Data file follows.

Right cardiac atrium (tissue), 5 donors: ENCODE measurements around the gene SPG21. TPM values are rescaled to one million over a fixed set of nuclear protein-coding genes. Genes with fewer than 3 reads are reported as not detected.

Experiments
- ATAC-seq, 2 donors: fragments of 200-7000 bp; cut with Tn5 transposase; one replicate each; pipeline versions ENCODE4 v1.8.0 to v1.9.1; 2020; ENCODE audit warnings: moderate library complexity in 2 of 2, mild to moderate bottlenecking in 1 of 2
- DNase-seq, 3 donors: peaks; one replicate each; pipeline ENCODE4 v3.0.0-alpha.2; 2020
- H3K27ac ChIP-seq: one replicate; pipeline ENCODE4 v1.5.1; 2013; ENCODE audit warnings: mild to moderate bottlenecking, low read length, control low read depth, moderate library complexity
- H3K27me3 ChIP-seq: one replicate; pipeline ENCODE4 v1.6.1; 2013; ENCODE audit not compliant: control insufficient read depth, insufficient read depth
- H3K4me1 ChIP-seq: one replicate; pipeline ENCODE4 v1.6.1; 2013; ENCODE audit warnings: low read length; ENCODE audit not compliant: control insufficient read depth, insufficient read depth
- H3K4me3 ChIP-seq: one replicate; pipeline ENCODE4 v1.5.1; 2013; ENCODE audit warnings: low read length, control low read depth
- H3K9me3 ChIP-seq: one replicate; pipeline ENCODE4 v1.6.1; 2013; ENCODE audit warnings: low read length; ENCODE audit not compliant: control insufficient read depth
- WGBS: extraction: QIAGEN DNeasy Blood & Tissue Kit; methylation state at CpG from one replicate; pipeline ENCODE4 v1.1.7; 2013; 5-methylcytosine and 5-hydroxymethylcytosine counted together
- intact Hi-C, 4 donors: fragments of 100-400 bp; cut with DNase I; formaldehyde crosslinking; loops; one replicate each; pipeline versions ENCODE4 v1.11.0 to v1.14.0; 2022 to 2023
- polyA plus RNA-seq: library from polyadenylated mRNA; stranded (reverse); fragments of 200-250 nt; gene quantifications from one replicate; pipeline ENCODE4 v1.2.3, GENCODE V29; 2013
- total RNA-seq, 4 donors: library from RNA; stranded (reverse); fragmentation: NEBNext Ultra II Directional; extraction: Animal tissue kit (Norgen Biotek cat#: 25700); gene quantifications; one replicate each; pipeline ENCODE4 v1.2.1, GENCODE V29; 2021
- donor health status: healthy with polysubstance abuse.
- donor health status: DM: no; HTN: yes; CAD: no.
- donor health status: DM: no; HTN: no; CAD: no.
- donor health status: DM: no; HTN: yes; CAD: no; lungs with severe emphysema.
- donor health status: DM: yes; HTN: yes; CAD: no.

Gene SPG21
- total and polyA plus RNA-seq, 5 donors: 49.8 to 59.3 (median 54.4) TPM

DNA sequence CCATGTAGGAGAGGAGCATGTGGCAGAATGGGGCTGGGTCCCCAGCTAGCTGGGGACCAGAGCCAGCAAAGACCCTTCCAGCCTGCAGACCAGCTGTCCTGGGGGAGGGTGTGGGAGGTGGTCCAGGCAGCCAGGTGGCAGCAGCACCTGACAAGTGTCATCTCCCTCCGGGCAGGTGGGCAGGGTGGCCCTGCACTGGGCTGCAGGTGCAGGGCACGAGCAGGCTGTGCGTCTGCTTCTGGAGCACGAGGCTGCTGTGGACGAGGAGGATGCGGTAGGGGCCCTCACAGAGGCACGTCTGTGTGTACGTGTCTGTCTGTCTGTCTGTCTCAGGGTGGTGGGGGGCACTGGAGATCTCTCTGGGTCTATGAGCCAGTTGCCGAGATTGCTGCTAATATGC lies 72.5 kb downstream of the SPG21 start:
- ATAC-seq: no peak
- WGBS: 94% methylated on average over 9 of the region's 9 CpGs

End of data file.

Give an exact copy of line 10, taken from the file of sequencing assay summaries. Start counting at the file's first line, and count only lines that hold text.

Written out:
- WGBS: extraction: QIAGEN DNeasy Blood & Tissue Kit; methylation state at CpG from one replicate; pipeline ENCODE4 v1.1.7; 2013; 5-methylcytosine and 5-hydroxymethylcytosine counted together